Air charters can land you at Meshik Lake, Surprise Lake in the caldera, or Aniakchak, Amber, orKujulik bays on the Pacific Ocean. Air charters fly from King Salmon, which has dailycommercial air service from Anchorage. However, weather conditions often prevent or delaydropoffs and pickups. You must plan and prepare for the worst-case scenario.

The national monument and preserve contains no marked trails, campgrounds, or services. Allcamping is primitive; small backpacking stoves are necessary for cooking in what is essentiallytreeless tundra. Travel in Aniakchak is best accomplished from mid-June through early-September. King Salmon offers the most extensive travel facilities, services, and supplies. Onceout in the wilds you are completely on your own. You must be prepared to be self-sufficient.

Park headquarters is located in King Salmon, 150 miles north of Aniakchak. While backcountrypermits are not required, it is highly recommended that you file an itinerary with both theNational Park Service and a relative or friend. Topographic maps are available at the KingSalmon Visitor Center at the airport, but you should request trip-planning advice in advance ofyour trip.

Hunting and Fishing - Fishing is permitted in both the monument and preserve. AnAlaska fishing license is required, and anglers must follow state fishing regulations. Sporthunting is permitted only in the preserve and in compliance with state regulations. Contact thesuperintendent for information on guides and seasons.

Hiking - Hikers will find excellent hiking conditions atop the ash and cinder fields ofthe caldera floor. However, the Aniakchak landscape also features swift, cold rivers andseemingly impenetrable patches of dense vegetation. In route-finding, the path of least resistanceoften will be an animal trail. Again, make noise as you walk to warn wildlife of yourapproach.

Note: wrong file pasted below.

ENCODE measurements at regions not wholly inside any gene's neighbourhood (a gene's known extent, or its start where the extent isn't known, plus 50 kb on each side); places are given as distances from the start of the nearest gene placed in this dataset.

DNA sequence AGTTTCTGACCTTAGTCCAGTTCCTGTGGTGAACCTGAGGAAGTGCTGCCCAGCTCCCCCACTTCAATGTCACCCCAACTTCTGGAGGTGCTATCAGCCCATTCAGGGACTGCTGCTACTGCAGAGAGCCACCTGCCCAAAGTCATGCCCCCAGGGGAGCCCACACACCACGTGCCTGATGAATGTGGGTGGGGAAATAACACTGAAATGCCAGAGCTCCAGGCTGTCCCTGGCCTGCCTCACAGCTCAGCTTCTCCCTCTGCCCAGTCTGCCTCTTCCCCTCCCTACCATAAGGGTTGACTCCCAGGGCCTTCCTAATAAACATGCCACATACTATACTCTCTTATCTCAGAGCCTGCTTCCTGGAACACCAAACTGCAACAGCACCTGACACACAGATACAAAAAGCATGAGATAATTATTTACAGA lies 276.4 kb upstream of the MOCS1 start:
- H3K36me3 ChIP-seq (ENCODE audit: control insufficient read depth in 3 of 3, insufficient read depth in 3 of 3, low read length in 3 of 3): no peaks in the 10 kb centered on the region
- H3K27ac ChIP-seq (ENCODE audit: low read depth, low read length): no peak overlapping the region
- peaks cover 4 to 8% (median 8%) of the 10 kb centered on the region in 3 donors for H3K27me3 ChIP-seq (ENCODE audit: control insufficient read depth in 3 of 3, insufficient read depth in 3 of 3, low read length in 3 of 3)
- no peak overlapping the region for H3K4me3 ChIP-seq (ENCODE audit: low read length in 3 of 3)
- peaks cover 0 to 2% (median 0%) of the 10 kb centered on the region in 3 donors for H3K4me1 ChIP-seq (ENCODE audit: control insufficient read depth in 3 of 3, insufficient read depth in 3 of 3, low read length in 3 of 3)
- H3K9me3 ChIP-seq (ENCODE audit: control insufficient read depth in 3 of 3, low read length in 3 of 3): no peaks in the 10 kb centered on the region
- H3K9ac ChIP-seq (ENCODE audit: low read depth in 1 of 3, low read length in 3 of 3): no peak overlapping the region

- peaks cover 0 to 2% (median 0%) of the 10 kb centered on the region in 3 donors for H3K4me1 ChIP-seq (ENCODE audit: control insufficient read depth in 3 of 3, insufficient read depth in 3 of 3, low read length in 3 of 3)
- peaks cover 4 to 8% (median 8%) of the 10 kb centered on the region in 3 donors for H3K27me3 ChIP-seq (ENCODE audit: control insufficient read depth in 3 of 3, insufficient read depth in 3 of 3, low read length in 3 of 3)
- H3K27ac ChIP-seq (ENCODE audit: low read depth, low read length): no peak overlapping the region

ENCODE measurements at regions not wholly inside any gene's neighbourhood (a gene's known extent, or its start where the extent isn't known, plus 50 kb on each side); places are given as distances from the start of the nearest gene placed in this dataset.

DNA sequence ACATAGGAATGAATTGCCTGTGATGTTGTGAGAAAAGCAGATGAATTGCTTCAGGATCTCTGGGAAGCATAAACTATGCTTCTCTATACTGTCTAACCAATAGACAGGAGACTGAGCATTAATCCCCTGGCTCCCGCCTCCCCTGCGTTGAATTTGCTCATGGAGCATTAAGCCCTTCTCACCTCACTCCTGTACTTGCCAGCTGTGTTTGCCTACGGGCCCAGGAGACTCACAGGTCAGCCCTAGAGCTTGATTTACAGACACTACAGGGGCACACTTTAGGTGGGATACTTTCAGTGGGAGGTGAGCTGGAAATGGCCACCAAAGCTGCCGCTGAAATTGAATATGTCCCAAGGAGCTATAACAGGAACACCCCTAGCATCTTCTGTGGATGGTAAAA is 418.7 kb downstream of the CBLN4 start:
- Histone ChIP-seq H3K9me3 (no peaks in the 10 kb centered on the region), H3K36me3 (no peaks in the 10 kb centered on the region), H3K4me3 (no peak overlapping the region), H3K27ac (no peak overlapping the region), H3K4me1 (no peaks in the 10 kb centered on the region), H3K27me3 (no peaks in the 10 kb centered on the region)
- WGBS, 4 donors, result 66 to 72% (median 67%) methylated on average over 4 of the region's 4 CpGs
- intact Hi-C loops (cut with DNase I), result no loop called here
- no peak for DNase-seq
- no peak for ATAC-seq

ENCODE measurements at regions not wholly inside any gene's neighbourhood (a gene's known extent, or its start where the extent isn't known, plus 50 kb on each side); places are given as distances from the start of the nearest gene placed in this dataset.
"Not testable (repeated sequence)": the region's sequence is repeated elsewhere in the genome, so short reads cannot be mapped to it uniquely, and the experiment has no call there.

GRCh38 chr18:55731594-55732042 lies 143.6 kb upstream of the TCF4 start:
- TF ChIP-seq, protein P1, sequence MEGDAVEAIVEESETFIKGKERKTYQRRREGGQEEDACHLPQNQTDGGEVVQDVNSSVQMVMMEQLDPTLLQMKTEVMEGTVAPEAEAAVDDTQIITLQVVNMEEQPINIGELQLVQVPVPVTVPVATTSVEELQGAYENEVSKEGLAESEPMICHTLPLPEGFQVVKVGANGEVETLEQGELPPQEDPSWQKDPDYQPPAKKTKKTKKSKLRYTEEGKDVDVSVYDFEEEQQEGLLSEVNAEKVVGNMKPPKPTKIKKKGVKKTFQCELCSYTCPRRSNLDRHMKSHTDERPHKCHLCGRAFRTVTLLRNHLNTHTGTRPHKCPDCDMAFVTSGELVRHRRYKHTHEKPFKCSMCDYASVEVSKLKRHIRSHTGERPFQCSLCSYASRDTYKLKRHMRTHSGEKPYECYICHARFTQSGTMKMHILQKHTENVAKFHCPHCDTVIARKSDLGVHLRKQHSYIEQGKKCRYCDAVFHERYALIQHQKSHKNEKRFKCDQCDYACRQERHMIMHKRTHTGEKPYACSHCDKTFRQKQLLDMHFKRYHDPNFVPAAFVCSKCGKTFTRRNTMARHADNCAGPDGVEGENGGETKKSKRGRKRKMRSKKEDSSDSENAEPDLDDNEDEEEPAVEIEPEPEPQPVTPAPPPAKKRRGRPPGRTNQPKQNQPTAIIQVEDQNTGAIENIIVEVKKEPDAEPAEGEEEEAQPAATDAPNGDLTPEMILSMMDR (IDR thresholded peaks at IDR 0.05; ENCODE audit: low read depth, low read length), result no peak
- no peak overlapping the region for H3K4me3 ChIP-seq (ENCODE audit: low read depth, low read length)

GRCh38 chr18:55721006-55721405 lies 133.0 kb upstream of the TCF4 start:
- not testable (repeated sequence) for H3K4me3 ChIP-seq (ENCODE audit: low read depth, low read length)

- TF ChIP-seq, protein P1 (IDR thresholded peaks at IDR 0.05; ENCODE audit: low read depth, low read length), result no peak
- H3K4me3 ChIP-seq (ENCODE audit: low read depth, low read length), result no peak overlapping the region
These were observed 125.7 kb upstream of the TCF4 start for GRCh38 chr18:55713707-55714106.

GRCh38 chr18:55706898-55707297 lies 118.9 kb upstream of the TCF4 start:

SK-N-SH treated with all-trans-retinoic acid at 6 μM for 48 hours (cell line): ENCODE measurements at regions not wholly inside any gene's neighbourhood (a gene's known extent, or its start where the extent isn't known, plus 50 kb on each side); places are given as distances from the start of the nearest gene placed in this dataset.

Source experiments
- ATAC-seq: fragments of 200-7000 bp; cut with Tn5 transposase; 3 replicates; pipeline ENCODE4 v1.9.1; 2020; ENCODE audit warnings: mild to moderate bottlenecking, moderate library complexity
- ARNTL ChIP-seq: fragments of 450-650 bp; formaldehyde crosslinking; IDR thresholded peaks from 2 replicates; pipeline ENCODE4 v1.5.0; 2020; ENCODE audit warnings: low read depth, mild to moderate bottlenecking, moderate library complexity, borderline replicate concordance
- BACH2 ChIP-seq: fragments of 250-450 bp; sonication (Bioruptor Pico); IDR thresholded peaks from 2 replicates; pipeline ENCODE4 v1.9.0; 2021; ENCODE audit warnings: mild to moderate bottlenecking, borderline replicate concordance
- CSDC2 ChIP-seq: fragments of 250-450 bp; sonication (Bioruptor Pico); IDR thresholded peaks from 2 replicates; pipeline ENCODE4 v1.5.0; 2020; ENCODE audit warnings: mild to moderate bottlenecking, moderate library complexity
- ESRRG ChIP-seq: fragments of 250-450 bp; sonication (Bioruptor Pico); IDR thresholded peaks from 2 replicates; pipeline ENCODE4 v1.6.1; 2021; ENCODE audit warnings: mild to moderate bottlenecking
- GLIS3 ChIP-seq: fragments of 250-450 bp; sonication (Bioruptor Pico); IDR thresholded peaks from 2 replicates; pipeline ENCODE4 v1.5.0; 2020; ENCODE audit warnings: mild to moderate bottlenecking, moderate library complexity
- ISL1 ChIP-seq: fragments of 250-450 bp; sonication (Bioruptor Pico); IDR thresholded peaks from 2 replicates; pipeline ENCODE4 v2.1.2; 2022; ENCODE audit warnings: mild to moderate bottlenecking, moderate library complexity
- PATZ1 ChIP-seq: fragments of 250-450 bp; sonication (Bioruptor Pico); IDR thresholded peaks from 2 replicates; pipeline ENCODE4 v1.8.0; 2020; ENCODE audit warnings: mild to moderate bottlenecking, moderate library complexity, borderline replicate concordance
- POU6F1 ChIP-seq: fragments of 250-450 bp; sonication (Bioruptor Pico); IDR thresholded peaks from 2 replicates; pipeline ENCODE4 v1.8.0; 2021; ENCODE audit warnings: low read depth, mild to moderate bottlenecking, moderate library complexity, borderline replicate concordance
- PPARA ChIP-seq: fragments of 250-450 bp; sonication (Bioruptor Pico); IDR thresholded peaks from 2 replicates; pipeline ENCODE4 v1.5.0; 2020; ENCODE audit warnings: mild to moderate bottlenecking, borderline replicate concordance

Weather - Summer temperatures in this part of Alaska average in the high 40s to low50s F, with most days overcast and wet. Because winds are frequent, even though it is summerthese conditions can quickly lead to hypothermia, the lowering of the body's core temperature.As symptoms progress it becomes increasingly difficult to respond to them. Be aware of thisdanger and know how to avoid and treat hypothermia.

Wildlife - When Father Hubbard first climbed into Aniakchak Caldera in 1930, his firstdramatic experience - after the scenery was with a female brown bear and her cub. Brown bearsremain numerous throughout this area because of good forage conditions and seasonalavailability of ample dietary protein in the form of salmon. River runners often see brown bearson the Aniakchak River, often a lot closer than common sense dictates.

In dense stands of willow or alder and other conditions that hamper visibility, make lots of noiseso you do not startle resting bears or moose. Moose and bears with young are especiallyprotective and more prone to an aggressive response when they perceive a threat to theiroffspring. Keep a respectful distance from all wildlife.


Eruks Wilderness Float Tours  - Fly-in expeditions for small groups on pristine Southwest Alaskan rivers. Superb fishing, diverse wildlife, unique natural features. Led by Wildlife Biologist. Flyfishing specialist. Bow or rifle hunts.

Published: 29 Apr 2002 | Last Updated: 15 Sep 2010
Details mentioned in this article were accurate at the time of publication